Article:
I went to Italy a few weeks ago for the first time in over twenty years, and, again, it worked its spell on me. This time around the spell worked even faster. Although it had been so long, it was as if I was back after only a year. Ah, yes, this is what Italy is. This is what you didn’t know you were missing, until now.
Because I unwittingly found myself in Frances Mayes territory on this trip, I decided to read the sequels to her best-selling memoir Under the Tuscan Sun, which I had enjoyed years ago. I devoured these sequels, needing those jolts of Italy like a good double espresso. Although I got some good tips on places I might like to visit on my next trip from these books, I also received something I wasn’t looking for: a new habit. Mayes lets us in on some of her projects and writing life in her books, and I was particularly taken with her description of the notebooks she keeps on various subjects or interests. She brought a new notebook with her to Italy one year, for example, just to record her ideas for her garden there. Since I had just returned from Italy, I knew what she was talking about when she described blank books bound in handmade paper that she collects for her new projects, all waiting for her ideas.
At about the time I finished her third and newest book on Italy, my son commented that he needed more notebooks. I asked him why. Didn’t he have several notebooks that weren’t full? Yes, he said, but one was for thoughts on his school work, and the second was about the environment, and the third one was for our trips. He just started a new topic in the last one he owned, and he wanted to have a blank one in reserve, for the next topic that was bound to surface.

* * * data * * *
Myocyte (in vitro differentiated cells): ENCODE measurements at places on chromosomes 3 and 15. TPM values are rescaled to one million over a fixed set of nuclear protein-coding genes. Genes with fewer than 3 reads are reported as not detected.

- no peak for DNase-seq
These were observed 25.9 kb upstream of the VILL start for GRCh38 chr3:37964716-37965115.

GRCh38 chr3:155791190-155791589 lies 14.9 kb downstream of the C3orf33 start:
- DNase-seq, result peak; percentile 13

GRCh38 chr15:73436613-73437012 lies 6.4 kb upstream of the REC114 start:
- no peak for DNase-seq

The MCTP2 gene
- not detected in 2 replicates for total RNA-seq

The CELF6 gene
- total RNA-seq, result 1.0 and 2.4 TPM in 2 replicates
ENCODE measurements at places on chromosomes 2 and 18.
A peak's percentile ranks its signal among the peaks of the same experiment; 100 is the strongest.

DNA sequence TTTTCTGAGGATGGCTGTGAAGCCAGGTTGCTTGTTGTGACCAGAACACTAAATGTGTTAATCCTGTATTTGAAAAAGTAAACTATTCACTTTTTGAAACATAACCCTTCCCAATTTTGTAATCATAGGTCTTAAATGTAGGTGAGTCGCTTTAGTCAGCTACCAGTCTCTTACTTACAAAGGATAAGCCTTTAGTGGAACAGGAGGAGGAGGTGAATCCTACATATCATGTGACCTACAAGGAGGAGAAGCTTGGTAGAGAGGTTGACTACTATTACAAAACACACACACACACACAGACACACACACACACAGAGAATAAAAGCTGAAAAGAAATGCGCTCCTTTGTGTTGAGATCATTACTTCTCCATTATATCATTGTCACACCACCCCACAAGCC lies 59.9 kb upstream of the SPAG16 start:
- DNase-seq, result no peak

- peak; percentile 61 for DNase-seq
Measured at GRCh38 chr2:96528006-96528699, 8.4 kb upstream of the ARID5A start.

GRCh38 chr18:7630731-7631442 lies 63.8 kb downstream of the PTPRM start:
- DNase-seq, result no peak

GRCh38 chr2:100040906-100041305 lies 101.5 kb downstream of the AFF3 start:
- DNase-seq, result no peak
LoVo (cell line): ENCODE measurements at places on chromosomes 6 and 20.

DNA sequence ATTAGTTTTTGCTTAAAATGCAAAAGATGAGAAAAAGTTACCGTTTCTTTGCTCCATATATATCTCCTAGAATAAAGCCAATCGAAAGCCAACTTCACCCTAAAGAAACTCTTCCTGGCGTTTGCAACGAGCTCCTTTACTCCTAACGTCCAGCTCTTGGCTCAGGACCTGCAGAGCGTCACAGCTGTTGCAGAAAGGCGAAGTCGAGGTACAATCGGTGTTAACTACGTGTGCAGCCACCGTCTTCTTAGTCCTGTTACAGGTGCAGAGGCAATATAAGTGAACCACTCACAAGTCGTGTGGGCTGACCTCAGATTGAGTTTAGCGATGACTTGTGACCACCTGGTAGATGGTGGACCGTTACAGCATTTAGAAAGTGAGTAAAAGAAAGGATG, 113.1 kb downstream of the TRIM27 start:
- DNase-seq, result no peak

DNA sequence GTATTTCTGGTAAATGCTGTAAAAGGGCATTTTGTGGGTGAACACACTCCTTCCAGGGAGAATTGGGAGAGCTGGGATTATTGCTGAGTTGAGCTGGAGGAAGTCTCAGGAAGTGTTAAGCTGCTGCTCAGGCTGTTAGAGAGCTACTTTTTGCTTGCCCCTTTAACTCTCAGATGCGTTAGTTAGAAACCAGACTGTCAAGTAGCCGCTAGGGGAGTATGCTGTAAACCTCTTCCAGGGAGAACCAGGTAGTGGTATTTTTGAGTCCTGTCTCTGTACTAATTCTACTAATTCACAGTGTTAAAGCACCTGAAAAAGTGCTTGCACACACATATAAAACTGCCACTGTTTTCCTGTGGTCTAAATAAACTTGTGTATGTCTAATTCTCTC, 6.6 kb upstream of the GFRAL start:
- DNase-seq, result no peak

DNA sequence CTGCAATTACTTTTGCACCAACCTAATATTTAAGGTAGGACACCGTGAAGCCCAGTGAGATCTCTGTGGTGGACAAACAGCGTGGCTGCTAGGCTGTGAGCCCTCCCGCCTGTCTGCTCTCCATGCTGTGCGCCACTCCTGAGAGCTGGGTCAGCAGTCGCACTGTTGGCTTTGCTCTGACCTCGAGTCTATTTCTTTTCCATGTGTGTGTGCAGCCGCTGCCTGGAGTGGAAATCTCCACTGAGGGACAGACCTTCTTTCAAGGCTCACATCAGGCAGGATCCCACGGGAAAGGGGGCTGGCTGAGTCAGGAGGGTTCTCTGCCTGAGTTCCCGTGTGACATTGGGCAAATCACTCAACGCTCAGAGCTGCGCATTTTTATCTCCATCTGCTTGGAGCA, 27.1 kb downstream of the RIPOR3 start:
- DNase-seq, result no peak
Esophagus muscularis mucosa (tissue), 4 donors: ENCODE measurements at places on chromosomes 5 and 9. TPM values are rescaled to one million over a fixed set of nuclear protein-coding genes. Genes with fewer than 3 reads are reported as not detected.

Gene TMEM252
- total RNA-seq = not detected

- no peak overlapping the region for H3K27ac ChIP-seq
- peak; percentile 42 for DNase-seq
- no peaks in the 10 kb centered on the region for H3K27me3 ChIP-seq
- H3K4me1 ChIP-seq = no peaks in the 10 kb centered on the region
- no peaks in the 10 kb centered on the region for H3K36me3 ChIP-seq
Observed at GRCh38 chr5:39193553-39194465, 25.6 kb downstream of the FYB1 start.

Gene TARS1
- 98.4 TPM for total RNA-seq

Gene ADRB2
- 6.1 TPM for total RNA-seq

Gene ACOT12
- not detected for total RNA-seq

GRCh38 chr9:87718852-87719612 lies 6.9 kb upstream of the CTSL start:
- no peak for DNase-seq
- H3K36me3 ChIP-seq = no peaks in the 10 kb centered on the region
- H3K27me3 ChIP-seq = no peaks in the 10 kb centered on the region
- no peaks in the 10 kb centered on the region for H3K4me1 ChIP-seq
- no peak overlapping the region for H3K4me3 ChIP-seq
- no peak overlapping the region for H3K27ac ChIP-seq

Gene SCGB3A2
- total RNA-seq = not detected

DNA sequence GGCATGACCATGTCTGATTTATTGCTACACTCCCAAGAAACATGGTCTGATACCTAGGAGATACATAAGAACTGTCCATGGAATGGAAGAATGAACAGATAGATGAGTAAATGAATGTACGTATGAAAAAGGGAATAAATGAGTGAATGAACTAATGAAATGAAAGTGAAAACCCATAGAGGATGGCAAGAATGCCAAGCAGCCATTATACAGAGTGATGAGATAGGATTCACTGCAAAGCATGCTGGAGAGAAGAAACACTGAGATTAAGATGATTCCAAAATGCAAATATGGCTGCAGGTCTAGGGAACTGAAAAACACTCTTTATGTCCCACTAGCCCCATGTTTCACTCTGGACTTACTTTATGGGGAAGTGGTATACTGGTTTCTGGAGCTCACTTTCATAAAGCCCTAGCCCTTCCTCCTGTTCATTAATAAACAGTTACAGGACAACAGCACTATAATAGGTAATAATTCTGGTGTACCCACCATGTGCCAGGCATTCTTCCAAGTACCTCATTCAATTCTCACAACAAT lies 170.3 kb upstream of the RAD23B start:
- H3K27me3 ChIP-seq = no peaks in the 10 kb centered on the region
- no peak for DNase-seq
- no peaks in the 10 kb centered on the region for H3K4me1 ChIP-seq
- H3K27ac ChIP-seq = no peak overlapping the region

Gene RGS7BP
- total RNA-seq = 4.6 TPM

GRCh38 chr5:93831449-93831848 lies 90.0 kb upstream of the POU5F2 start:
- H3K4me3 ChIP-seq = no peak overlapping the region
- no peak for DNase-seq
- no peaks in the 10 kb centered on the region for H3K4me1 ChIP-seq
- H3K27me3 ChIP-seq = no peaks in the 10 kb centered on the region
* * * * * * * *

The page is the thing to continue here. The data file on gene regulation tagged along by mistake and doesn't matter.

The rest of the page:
I went over and looked over his shoulder. Beautiful rows of assured, second-grade English-style cursive lined the pages. He was writing about Antarctica. Geography, science, penguins. Whatever interested him.
I have recently been thinking about how, if I really want to give this writing thing a go, a real go, I need to write professionally, even if I never sell a word. I love to write, so I shouldn’t feel bound by whatever project I am currently slogging through. Yes, my mystery is important, and yes, perhaps maybe I won’t ever want to bare my soul in a memoir, but what about those thoughts I have every now and then about what it’s like to be an expat, what about the kernel of an idea for a children’s fantasy that is buried deep in my brain, what about that list of cool stores in Europe I wanted to write down, what about the magic of Italy that I struggle to describe? Those are all subjects to write about. I could do research, jot down tidbits, make entries, return and review what I’ve done. They could turn into something, or not. But I’d have a place for my ideas, and they wouldn’t be jumbled as they usually are. They would be where they should be, in a notebook designed just for them. Just like my son’s.
So thank you Frances Mayes, thank you Theo, and thank you Italy. My notebook habit has begun.